In April 2001, heads of the state of African Union countries met in Abuja and committed to set a target of apportioning at least 15% of their annual budget to improving the health sector. Simultaneously, the African Union appealed to donor countries to their commitment to meeting the target of 0.7% of their GNP as official Development Assistance for developing countries. The Abuja declaration drew the attention of the entire world to the shortage of resources for improving health care in Africa. However, 20 years later, very few African countries have met this commitment.

With the commencement of the millennium development goal in 2000 until its end in 2015, despite substantial progress, several assessments and evaluation reports have consistently shown that performance on many health indicators is still lagging. Several challenges were enumerated, including weak institutional capacity; inadequate internal and external resources allocated to achieving the millennium development goals (MDGs); poor human resources; weak institutional capacity; inadequate statistical health data; and inadequate monitoring and evaluation capacity.

To streamline international development efforts, the international community launched in New York on 25 September 2015 the Sustainable Development Goals (SDGs) of the United Nations 2030 Agenda for Sustainable Development. This major development framework is built on an approach different than the preceding MDGs and is more universal in scope, with an emphasis on local adaptation and an accent on sustainability, while looking to expand integration across actors and domains for attaining results.

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The results of this case study on Uganda have emphasized on the governance and accountability system of the recipient country that includes establishing an accountable health management system framework, an appropriate role delineation policy for various levels of health facilities, a transparent process of procuring health commodities and clear anti-corruption policies with an effective law enforcement mechanism as the main prerequisite for ODA effectiveness and sustainable development at large.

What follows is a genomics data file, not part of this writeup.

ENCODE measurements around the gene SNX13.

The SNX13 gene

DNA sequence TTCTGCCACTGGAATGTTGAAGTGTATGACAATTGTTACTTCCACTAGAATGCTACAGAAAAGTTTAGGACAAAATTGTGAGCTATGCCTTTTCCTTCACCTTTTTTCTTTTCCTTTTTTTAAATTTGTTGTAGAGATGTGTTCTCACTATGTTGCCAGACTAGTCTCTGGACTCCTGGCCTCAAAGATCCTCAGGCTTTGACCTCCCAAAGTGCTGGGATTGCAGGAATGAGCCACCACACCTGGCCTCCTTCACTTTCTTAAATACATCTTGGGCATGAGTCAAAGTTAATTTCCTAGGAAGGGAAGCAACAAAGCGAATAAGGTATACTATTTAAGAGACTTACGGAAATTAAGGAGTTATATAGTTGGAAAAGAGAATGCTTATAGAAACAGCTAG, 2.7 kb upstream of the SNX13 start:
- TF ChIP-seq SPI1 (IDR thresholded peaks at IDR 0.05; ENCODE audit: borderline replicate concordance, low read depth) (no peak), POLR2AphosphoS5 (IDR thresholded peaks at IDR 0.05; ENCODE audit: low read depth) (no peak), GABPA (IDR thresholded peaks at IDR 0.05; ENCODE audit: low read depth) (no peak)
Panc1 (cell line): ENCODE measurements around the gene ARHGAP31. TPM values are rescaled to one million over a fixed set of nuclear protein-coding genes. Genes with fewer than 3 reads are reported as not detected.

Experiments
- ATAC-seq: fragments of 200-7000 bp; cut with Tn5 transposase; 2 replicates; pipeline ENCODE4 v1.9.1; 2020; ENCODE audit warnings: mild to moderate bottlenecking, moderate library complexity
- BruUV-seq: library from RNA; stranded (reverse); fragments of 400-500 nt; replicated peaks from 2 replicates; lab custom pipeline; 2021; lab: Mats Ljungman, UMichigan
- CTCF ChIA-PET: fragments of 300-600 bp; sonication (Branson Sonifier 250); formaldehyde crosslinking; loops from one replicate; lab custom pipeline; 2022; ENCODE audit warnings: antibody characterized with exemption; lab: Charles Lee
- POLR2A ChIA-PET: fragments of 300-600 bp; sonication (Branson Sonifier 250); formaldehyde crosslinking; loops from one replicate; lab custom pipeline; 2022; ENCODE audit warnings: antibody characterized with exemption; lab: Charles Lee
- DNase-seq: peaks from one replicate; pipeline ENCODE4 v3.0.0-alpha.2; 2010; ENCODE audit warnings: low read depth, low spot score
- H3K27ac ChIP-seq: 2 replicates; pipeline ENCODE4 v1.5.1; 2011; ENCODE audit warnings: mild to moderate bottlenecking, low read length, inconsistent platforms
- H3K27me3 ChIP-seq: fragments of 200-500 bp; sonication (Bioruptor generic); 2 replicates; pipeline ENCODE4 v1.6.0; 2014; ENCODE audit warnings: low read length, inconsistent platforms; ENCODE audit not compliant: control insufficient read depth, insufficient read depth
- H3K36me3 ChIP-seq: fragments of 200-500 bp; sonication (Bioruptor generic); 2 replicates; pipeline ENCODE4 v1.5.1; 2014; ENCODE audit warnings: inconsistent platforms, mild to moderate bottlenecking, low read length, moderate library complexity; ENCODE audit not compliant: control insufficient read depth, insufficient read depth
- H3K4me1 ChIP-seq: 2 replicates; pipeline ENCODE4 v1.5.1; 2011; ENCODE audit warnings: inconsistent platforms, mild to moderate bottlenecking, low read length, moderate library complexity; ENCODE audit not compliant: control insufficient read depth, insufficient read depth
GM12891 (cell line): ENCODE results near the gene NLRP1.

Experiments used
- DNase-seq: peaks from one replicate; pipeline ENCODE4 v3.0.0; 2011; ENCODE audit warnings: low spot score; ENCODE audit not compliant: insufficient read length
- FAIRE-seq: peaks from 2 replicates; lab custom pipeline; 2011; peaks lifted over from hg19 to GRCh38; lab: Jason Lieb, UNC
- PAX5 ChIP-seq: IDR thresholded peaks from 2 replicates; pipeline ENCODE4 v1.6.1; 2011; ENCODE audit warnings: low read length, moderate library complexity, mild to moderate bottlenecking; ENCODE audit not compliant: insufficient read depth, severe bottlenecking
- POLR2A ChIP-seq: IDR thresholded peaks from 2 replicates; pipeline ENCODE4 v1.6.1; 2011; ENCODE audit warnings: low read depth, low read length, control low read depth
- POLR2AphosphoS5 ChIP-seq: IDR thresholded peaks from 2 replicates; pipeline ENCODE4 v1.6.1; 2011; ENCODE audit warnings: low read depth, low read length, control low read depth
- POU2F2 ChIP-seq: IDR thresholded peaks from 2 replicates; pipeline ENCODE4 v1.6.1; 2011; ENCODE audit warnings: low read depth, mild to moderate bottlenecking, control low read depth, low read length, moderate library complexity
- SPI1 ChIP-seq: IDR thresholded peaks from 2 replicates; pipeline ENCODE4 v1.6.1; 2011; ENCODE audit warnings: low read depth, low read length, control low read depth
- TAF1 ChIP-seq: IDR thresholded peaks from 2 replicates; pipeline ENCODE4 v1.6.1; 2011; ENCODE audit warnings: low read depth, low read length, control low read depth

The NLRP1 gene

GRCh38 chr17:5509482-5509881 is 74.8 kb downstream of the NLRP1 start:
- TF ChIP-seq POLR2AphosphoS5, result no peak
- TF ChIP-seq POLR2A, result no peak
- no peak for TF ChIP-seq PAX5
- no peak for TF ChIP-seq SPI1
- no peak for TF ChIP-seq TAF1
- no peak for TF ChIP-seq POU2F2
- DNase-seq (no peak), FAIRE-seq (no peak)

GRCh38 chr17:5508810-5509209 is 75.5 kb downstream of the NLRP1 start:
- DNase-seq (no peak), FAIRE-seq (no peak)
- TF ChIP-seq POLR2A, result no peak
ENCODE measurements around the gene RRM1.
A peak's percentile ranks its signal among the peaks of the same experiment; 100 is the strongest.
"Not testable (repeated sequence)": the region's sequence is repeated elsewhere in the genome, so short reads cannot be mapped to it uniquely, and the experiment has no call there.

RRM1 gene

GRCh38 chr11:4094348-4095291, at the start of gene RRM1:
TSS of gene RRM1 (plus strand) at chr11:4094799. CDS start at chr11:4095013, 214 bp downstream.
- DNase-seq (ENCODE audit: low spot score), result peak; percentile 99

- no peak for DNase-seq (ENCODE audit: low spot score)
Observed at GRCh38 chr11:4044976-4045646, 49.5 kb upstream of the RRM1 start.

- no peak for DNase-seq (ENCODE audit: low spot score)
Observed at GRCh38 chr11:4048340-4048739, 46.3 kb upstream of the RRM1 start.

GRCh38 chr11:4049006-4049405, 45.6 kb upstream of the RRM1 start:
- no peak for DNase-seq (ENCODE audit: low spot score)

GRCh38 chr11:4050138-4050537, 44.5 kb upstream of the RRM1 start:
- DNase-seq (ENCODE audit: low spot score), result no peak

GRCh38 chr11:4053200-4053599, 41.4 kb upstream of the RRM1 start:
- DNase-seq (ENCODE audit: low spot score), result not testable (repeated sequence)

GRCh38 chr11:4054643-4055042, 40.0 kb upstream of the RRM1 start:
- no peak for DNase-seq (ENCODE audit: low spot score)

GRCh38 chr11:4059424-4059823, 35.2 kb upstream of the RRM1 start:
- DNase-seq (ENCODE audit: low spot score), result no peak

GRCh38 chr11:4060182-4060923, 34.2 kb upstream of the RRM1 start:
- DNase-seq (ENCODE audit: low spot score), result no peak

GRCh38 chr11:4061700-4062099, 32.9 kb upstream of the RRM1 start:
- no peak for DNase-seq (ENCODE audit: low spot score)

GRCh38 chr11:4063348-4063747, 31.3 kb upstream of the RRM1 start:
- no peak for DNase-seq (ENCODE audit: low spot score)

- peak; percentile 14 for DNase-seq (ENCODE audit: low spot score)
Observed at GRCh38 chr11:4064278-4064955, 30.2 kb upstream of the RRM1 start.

This book also includes an expansion on providing in Chaps. 2 and 3, a detailed critical analysis on the theoretical frameworks on development and International Consensual Development Frameworks, commonly called the Global Agenda or Platform for Action, respectively. The aid management has been at the heart of various economic development theories since academics believe that recipient countries and donor countries can strengthen their co-operation with an appropriate model. Modernization, world systems, international dependency, neoclassical growth, basic needs model, the concept of gross national happiness and human development are some of the theories that have been reviewed in this study, because they provide insight into the aid management and its associated challenges in Africa.

I encourage all of you to read and disseminate this research work that represents another step in our collective efforts in promoting the achievement of sustainable development goals in Africa.

Dr Cyriaque Rene Sobtafo Nguefack

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I would like to convey my deepest gratitude to my three mentors at the University of Phoenix, Dr Yohannes Mariam, Dr Zoba Madueke, and Dr Cristal Lupo for their time and commitment in providing me with guidance and assistance.

My sincere appreciation also goes to all participants, the developmental cohorts working in Uganda, who voluntarily participated in this study, sacrificed their time to engage with me and held a vested interest in this study.


XVI, 136
ISBN (Hardcover)
Publication date
2023 (May)
Official Development Assistance health development indicators Aid effectiveness Technical cooperation health care governance Sustainable Development Goals International Development Cooperation The Effectiveness of Official Development Assistance in the Health Sector in Africa A Case Study of Uganda
New York, Berlin, Bruxelles, Lausanne, Oxford, 2023. XVI, 136 pp., 2 b/w ill., 2 tables.

Biographical notes

Cyriaque Sobtafo (Author)

Dr. Cyriaque Rene Sobtafo Nguefack has over 25 years of experience serving as Senior International Development Expert at the United Nations. He has worked in Africa, North America, Europe, and Oceania. He holds a PhD in Management from the School of Advanced Studies at the University of Phoenix (US), a Dynamic Leadership Certificate from Harvard Business School (US), and an engineer’s degree in food technology from the University of Ngaoundere (Cameroon).


Title: The Effectiveness of Official Development Assistance in the Health Sector in Africa